Industry Experts Discuss Big Data Challenges: Security, Privacy, Quality

Leading companies shared challenges with leveraging big data, such as data quality issues and integrating third-party data, at AI Summit London

Ben Wodecki, Jr. Editor

June 12, 2024

3 Min Read
Panelists from companies in energy, health care and telecoms outlined the challenges and opportunities of leveraging big data at the AI Summit London.
Ben Wodecki

Experts from leading companies in energy, health care and telecoms outlined the challenges and opportunities of leveraging big data at the AI Summit London Wednesday. 

Panelists said they were using data to personalize customer experiences and make informed decisions, but are facing issues around security and privacy when collecting and storing relevant data.

Elena González Garcia, a lead operations and maintenance engineer at Scottish Power, said her company struggles with integrating data obtained from third parties like contractors.

“We may be receiving information from my contractors, but there's nothing I can do to improve the quality of this information or the accessibility to this data simply because I am constrained by a contract,” Garcia said.

She said businesses should consider agreeing to better data-driven contracts with third parties.  

“I am the data owner of things that are like activities that are being performed on my assets, so I should be able to access this data in a very friendly and easy way and not fighting with contractors,” Garcia said. 

Speakers emphasized the importance of maintaining a data platform for experimentation and empowering teams to interrogate data in a safe environment.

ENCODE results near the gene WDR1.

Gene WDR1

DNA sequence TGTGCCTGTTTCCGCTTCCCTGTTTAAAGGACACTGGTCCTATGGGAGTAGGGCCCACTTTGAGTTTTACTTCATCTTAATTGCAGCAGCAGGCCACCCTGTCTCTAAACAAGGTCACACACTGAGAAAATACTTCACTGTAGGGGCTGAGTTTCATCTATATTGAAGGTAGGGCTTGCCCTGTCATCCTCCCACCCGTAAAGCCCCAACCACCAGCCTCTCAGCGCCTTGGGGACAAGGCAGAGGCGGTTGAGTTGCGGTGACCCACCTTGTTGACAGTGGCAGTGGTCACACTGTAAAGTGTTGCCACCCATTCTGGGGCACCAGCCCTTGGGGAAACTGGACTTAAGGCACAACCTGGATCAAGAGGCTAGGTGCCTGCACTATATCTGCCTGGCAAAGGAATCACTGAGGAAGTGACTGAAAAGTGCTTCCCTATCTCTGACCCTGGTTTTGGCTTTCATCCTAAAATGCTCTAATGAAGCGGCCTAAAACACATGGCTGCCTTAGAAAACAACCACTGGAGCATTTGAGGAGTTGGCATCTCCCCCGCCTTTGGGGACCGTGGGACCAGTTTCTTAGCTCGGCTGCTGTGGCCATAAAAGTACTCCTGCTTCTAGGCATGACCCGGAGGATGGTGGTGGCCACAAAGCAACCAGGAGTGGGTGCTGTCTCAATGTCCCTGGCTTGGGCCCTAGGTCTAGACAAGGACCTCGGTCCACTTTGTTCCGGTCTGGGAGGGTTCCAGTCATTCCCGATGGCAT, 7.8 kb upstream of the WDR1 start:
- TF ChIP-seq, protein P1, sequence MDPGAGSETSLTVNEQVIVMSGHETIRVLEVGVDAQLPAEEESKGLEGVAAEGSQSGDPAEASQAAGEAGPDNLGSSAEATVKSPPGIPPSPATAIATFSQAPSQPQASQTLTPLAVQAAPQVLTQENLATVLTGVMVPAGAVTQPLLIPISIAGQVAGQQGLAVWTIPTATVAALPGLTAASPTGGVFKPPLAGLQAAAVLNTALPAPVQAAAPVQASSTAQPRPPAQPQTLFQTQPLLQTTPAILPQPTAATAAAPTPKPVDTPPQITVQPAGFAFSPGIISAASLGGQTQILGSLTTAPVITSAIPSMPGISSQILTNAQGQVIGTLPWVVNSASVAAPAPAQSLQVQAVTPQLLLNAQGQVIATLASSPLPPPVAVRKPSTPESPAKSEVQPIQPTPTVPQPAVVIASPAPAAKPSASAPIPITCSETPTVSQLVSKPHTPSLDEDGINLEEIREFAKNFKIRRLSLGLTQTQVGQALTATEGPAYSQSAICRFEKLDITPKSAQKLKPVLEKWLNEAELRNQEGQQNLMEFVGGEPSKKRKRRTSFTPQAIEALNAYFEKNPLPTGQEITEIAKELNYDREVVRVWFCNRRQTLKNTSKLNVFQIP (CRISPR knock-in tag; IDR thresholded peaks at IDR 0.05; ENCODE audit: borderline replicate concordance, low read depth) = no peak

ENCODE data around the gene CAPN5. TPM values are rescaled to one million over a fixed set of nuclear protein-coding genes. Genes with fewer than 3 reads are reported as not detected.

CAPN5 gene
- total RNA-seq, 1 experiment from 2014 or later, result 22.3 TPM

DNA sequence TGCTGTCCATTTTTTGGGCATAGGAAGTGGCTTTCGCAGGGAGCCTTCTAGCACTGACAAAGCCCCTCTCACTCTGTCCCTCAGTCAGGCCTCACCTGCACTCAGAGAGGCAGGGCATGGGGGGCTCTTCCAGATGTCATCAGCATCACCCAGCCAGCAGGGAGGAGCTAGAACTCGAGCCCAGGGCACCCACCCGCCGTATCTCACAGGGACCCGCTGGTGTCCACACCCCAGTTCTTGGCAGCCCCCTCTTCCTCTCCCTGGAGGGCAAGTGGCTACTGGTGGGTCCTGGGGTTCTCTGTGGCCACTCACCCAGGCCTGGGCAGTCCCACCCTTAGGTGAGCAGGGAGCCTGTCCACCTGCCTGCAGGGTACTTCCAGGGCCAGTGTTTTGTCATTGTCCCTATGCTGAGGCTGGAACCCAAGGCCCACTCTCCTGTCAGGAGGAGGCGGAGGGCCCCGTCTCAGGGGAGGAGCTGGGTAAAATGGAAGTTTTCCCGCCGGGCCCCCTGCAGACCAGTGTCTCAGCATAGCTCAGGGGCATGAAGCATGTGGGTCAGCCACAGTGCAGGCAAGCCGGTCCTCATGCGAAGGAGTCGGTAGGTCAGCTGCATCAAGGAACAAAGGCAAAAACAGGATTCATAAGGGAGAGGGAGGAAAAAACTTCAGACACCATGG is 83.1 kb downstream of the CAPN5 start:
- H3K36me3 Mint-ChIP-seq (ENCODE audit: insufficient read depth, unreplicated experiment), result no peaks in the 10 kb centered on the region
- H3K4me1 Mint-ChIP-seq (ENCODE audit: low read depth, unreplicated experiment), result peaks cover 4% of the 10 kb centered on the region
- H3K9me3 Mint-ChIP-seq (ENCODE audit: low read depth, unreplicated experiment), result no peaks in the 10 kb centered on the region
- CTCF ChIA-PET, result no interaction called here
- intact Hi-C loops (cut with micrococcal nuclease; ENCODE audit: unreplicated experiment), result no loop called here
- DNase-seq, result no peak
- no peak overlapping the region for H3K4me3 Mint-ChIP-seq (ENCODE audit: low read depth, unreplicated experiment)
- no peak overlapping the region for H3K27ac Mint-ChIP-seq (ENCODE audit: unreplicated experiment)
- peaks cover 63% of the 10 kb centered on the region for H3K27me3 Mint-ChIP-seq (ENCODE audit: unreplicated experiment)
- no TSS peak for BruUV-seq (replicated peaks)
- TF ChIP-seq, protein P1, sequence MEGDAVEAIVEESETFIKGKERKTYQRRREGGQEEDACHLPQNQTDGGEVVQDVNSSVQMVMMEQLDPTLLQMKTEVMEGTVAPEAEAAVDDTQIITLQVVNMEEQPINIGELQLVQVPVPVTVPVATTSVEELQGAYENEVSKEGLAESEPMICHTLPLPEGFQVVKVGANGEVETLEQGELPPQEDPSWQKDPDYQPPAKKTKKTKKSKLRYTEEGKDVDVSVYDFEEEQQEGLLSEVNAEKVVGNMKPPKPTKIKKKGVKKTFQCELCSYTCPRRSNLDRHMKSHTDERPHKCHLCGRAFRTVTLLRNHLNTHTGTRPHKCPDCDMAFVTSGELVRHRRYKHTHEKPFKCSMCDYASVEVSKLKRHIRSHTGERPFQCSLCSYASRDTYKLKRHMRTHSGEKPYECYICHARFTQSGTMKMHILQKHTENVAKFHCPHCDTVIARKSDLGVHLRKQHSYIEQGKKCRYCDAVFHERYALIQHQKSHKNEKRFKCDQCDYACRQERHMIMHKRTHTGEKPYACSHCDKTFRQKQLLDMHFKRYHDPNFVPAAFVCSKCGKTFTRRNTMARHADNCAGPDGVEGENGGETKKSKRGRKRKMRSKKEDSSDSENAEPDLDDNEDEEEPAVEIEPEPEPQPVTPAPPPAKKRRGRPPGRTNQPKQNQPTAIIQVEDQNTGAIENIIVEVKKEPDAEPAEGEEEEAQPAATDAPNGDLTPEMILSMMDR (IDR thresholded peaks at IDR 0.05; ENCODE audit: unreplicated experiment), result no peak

The panel said businesses should consider exploring sandboxes and separate environments for experimenting with data before moving to production.

Related:Generative AI in the Spotlight at AI Summit London

Jamaria Kong, managing director of TowerBrook Capital Partners, whose portfolio contains companies including TXO, AA and Maxor, said each of their companies have separate environments to test new capabilities.

Kamal Jain, a principal data engineering manager at BT, said his company also has testing sandboxes which provide staff with a platform to test and experiment with actually relevant data.

Jain explained that the data that goes into its sandbox environment is rigorously checked for quality by the company’s in-house tools to ensure it’s suitable and safe to be reused by multiple teams.

“Ensuring that it's a safe environment for the teams to experiment out, but also underline having a single source of truth into the production environment, which helps build the different AI use cases,” he said.

Also speaking on the panel was Pavithra Rajendran is a senior data scientist at the Great Ormond Street Hospital for Children. She explained how cybersecurity is a top priority when it comes to handling and managing patient data.

“It is very sensitive data, the cyber [considerations] are much more complex compared to other trusts,” Rajendran said. “We did a proof of concept with a cloud provider and what we found that our security was too much to be able to start exploring cloud options.”

Related:Generative AI in the Spotlight at AI Summit London

Another issue the panel discussed was data quality and having good enough data to test and deploy new solutions.

The panelists told attendees to consider training staff to understand data quality to improve the data a business has at its disposal. 

“I want to emphasize the importance of people,” Garcia said. “Sometimes it's not about having a super fancy algorithm, [instead] implementing guidelines that can and make sure the people that interact and create these things are part of the loop.”

Beyond training Kong said her firm was exploring using generative AI to clean up data quality. Jain, meanwhile, said BT has tasked hyperscaler partners with performing data quality checks.

Read more about:

AI Summit London 2024

About the Author(s)

Ben Wodecki

Jr. Editor

Ben Wodecki is the Jr. Editor of AI Business, covering a wide range of AI content. Ben joined the team in March 2021 as assistant editor and was promoted to Jr. Editor. He has written for The New Statesman, Intellectual Property Magazine, and The Telegraph India, among others. He holds an MSc in Digital Journalism from Middlesex University.

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